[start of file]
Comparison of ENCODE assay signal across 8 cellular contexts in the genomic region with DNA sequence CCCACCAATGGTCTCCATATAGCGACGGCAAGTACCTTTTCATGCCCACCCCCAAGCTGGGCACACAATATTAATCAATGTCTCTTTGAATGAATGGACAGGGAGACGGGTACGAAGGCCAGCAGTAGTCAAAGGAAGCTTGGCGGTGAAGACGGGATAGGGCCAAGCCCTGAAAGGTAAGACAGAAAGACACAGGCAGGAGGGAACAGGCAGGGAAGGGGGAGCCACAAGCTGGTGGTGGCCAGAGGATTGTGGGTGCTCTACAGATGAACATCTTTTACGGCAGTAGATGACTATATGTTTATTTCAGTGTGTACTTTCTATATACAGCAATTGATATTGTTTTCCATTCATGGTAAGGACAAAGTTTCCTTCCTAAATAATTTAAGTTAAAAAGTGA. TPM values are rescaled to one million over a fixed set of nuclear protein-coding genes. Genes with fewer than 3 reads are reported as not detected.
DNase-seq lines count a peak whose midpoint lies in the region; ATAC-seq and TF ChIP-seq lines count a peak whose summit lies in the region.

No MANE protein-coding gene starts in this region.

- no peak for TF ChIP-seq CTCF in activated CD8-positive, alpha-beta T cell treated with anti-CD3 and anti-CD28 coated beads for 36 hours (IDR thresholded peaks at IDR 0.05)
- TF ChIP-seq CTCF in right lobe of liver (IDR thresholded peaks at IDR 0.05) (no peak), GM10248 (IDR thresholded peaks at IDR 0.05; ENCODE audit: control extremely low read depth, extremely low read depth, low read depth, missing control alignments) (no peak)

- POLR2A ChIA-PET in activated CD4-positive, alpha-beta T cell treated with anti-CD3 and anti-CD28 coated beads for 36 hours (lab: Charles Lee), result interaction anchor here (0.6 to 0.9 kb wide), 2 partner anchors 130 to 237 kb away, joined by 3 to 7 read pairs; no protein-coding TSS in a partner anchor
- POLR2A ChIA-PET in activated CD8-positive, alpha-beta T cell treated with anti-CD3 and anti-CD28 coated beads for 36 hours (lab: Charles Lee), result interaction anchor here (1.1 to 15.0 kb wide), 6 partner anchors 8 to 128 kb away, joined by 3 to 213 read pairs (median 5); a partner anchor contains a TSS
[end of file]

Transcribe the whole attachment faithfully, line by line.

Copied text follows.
Comparison of ENCODE assay signal across 8 cellular contexts in the genomic region with DNA sequence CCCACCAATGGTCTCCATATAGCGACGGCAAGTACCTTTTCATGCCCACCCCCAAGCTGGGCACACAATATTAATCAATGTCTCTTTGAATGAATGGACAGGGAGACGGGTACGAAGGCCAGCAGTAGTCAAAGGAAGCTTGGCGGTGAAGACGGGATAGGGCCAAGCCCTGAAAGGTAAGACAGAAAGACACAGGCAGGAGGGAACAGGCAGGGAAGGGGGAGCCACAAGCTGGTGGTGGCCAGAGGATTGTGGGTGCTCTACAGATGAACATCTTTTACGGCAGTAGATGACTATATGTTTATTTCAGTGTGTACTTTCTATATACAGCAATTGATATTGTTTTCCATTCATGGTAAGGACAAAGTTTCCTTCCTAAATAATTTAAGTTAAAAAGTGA. TPM values are rescaled to one million over a fixed set of nuclear protein-coding genes. Genes with fewer than 3 reads are reported as not detected.
DNase-seq lines count a peak whose midpoint lies in the region; ATAC-seq and TF ChIP-seq lines count a peak whose summit lies in the region.

No MANE protein-coding gene starts in this region.

- no peak for TF ChIP-seq CTCF in activated CD8-positive, alpha-beta T cell treated with anti-CD3 and anti-CD28 coated beads for 36 hours (IDR thresholded peaks at IDR 0.05)
- TF ChIP-seq CTCF in right lobe of liver (IDR thresholded peaks at IDR 0.05) (no peak), GM10248 (IDR thresholded peaks at IDR 0.05; ENCODE audit: control extremely low read depth, extremely low read depth, low read depth, missing control alignments) (no peak)

- POLR2A ChIA-PET in activated CD4-positive, alpha-beta T cell treated with anti-CD3 and anti-CD28 coated beads for 36 hours (lab: Charles Lee), result interaction anchor here (0.6 to 0.9 kb wide), 2 partner anchors 130 to 237 kb away, joined by 3 to 7 read pairs; no protein-coding TSS in a partner anchor
- POLR2A ChIA-PET in activated CD8-positive, alpha-beta T cell treated with anti-CD3 and anti-CD28 coated beads for 36 hours (lab: Charles Lee), result interaction anchor here (1.1 to 15.0 kb wide), 6 partner anchors 8 to 128 kb away, joined by 3 to 213 read pairs (median 5); a partner anchor contains a TSS